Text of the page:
The global economy experienced significant disruptions in its supply chains during the pandemic.
During the supply chain woes that plagued the global economy in 2020 and 2021, the Federal Reserve Bank of New York put together what it called the Global Supply Chain Pressure Index (GSCPI). The latest version of the index both highlights the size of those disruptions and also suggests these pressures have now faded away.
Here’s the index from 1997 up through May 2023. The spikes in supply chain in spring and summer of 2020, and then again in late 2021 and into 2022, are apparent. The decline to usual levels in the last few months is also clear.
What is actually being measured here? The New York Fed explains:
The GSCPI integrates a number of commonly used metrics with the aim of providing a comprehensive summary of potential supply chain disruptions. Global transportation costs are measured by employing data from the Baltic Dry Index (BDI) and the Harpex index, as well as airfreight cost indices from the U.S. Bureau of Labor Statistics. The GSCPI also uses several supply chain-related components from Purchasing Managers’ Index (PMI) surveys, focusing on manufacturing firms across seven interconnected economies: China, the euro area, Japan, South Korea, Taiwan, the United Kingdom, and the United States.
The Fed stirs together these ingredients and gets a distribution of scores. The vertical axis of the scale is measured by standard deviations, which may not be intuitive for some readers. Here’s my off-the-cuff effort at explaining. Imagine a bell-shaped curve showing a distribution of some variable: that is, most of the scores are centered around the middle, with many fewer scores on the left or right tails. For a particular version of this bell-shaped curve known as a normal distribution, about two-thirds of the scores are within one standard deviation (plus or minus) of the average score; 95% of the scores are within two standard deviations; and 99.7% of the scores are within three standard deviations.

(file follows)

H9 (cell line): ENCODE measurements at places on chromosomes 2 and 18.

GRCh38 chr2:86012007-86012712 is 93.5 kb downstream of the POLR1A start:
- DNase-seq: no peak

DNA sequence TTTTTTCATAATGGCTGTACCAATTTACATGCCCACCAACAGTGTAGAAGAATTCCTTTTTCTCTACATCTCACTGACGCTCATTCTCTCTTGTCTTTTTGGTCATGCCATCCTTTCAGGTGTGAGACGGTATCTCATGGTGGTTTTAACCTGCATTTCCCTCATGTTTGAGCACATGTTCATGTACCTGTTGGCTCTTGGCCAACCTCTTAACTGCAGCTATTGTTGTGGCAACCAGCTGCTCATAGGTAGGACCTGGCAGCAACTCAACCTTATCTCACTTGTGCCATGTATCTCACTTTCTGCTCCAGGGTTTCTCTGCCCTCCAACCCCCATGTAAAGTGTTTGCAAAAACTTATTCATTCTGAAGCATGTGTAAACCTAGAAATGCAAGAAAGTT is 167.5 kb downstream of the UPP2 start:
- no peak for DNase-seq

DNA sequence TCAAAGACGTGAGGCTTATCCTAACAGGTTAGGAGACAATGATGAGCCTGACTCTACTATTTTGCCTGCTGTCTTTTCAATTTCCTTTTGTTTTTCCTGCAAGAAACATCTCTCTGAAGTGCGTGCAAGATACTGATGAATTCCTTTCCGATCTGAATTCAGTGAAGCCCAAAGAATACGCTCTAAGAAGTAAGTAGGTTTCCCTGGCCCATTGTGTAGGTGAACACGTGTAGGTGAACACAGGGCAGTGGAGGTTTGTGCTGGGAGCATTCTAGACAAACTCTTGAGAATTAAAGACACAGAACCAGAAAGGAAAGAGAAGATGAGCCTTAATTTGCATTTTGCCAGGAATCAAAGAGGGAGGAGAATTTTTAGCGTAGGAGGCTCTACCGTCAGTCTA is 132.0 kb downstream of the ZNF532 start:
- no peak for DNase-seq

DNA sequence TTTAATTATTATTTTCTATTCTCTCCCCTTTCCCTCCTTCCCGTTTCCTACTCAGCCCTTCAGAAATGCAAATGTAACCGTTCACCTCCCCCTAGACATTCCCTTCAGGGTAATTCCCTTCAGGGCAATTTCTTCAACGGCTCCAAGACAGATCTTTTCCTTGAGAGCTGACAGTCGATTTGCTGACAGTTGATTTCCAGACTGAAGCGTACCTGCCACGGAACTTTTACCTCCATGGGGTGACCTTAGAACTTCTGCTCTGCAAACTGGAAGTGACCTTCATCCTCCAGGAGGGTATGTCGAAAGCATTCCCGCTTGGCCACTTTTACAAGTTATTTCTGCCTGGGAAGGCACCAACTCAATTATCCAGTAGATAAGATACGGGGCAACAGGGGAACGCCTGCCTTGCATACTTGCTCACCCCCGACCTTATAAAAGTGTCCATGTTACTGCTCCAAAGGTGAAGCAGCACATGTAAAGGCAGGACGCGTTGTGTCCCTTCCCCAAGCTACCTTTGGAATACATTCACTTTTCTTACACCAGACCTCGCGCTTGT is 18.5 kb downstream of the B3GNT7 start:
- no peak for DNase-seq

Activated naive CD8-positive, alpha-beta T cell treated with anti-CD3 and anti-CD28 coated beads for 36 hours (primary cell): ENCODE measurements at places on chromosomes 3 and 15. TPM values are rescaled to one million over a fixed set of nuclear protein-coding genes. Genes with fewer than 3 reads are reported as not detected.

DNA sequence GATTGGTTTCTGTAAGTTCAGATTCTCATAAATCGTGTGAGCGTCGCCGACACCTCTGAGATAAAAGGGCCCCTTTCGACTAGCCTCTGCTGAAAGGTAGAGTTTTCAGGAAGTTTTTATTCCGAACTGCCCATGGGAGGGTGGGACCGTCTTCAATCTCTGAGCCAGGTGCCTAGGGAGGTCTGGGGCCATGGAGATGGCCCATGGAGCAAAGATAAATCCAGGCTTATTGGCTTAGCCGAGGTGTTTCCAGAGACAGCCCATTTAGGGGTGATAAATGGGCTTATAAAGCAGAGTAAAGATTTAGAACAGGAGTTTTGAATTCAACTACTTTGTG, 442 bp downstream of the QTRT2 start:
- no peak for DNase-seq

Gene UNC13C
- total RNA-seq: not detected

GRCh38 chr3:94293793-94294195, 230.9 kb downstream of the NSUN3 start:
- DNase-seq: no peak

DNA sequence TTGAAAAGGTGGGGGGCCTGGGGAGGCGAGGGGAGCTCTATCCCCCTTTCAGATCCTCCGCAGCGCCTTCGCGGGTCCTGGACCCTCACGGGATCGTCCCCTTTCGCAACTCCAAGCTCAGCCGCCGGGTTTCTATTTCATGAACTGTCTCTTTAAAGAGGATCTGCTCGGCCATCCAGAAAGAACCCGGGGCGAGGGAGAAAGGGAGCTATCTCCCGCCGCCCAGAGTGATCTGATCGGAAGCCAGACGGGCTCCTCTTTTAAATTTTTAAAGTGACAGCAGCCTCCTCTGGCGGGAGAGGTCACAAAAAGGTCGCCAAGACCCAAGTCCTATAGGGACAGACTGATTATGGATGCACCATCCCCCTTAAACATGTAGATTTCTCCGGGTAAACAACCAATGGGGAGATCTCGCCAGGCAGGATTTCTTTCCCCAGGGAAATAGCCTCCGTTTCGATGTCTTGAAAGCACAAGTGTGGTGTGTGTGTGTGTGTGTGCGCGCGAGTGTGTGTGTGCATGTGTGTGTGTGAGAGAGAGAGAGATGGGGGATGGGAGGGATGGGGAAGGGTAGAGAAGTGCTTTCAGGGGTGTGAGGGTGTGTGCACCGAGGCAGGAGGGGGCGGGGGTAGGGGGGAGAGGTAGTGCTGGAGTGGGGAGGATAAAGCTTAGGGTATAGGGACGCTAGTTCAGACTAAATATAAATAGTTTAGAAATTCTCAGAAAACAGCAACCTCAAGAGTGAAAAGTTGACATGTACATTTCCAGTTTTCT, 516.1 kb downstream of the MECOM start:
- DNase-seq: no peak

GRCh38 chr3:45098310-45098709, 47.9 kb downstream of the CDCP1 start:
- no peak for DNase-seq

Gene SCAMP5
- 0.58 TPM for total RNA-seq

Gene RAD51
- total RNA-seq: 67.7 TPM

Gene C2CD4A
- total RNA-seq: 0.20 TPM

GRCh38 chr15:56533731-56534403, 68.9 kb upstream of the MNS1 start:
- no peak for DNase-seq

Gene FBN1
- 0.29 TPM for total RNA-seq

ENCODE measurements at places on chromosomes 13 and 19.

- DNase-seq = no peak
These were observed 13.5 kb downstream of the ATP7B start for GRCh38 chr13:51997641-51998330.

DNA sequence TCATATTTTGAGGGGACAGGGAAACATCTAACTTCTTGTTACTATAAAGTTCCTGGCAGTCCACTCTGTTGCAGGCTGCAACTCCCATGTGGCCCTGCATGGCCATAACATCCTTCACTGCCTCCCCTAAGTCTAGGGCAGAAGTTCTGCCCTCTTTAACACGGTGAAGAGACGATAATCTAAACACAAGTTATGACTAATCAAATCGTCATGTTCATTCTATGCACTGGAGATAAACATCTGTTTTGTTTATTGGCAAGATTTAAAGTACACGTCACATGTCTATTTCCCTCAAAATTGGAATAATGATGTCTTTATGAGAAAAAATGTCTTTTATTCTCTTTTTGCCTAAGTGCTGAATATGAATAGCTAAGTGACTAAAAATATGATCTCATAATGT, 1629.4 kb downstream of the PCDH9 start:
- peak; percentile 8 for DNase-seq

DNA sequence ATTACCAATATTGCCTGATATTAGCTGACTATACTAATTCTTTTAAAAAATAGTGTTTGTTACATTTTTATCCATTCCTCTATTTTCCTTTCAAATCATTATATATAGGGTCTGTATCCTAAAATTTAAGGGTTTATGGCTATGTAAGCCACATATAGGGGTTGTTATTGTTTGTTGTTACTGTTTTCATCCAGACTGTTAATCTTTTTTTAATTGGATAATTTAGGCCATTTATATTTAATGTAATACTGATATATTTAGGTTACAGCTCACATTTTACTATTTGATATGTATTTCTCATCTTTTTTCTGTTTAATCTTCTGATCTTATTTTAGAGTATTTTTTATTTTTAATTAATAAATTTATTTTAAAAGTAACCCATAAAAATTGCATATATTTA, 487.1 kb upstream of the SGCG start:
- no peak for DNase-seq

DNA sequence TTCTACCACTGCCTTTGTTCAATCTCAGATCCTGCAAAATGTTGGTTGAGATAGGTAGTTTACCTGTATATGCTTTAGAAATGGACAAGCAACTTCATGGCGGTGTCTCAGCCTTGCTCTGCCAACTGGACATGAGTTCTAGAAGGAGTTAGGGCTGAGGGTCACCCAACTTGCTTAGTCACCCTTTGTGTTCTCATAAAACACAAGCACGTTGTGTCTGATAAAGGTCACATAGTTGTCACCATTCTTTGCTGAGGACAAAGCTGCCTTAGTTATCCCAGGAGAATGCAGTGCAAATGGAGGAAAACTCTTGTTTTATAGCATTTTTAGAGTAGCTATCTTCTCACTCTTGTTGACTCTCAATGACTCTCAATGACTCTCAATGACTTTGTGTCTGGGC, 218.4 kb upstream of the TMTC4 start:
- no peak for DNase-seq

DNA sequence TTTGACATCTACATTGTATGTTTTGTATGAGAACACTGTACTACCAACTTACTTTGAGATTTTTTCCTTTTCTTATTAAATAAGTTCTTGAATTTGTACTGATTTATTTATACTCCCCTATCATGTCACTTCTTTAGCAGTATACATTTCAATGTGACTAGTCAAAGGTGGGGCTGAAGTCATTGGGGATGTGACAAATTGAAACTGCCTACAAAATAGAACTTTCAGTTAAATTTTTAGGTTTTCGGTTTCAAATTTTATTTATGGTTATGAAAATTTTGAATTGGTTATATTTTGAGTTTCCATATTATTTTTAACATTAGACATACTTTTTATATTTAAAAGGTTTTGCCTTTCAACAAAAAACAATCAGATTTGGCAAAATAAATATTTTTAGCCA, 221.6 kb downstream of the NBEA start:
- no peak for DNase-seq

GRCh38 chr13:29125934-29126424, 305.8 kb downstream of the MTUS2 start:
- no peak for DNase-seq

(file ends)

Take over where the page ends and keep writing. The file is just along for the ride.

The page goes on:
The scores on this Global Supply Chain Pressure Index are not a neat bell-shaped “normal” curve. But it’s still true that when a score gets to be three or (gulp!) four standard deviations from the mean, it’s extremely rare. In other words, those supply chain disruptions from 2020 through early 2022 were really, truly outside the experience of the previous quarter-century.
Timothy Taylor is an American economist. He is managing editor of the Journal of Economic Perspectives, a quarterly academic journal produced at Macalester College and published by the American Economic Association. Taylor received his Bachelor of Arts degree from Haverford College and a master's degree in economics from Stanford University. At Stanford, he was winner of the award for excellent teaching in a large class (more than 30 students) given by the Associated Students of Stanford University. At Minnesota, he was named a Distinguished Lecturer by the Department of Economics and voted Teacher of the Year by the master's degree students at the Hubert H. Humphrey Institute of Public Affairs. Taylor has been a guest speaker for groups of teachers of high school economics, visiting diplomats from eastern Europe, talk-radio shows, and community groups. From 1989 to 1997, Professor Taylor wrote an economics opinion column for the San Jose Mercury-News. He has published multiple lectures on economics through The Teaching Company. With Rudolph Penner and Isabel Sawhill, he is co-author of Updating America's Social Contract (2000), whose first chapter provided an early radical centrist perspective, "An Agenda for the Radical Middle". Taylor is also the author of The Instant Economist: Everything You Need to Know About How the Economy Works, published by the Penguin Group in 2012. The fourth edition of Taylor's Principles of Economics textbook was published by Textbook Media in 2017.